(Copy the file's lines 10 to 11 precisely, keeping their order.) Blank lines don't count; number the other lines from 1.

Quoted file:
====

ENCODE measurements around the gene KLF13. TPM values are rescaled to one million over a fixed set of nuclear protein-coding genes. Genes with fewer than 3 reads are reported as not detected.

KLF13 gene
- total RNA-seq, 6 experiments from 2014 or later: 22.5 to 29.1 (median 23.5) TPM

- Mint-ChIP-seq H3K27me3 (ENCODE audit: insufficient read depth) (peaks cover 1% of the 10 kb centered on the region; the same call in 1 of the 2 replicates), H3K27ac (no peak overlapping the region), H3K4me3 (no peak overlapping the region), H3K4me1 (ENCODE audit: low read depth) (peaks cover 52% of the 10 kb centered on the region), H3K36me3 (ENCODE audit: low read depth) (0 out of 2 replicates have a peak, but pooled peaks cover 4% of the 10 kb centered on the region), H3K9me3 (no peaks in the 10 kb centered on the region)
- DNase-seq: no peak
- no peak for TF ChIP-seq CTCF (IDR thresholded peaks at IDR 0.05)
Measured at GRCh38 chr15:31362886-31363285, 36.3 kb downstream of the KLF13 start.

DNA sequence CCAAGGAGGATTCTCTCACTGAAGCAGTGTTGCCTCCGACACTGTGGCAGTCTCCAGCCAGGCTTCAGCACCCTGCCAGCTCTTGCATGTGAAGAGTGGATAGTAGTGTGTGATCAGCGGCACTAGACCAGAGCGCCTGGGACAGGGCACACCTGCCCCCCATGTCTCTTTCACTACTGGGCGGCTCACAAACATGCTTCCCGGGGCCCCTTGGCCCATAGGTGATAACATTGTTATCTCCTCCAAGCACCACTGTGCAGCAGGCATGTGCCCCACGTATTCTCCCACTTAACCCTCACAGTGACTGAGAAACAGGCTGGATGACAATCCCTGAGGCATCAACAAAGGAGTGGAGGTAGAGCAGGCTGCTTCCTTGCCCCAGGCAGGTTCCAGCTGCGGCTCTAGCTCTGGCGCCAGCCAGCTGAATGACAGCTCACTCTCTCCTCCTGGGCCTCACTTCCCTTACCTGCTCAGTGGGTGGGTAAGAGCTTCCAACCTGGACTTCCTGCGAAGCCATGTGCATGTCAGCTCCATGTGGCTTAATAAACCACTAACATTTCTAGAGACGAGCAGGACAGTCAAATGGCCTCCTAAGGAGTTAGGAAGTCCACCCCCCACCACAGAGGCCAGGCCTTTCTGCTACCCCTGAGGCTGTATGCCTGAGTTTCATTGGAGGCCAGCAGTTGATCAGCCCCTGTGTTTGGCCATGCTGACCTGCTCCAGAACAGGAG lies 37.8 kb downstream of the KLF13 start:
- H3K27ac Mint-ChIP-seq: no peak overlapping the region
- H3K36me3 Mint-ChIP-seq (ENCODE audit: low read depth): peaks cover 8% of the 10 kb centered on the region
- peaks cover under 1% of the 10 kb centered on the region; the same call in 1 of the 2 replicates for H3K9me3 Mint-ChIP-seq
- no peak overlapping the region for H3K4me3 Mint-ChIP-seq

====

- H3K36me3 Mint-ChIP-seq (ENCODE audit: low read depth): peaks cover 8% of the 10 kb centered on the region
- peaks cover under 1% of the 10 kb centered on the region; the same call in 1 of the 2 replicates for H3K9me3 Mint-ChIP-seq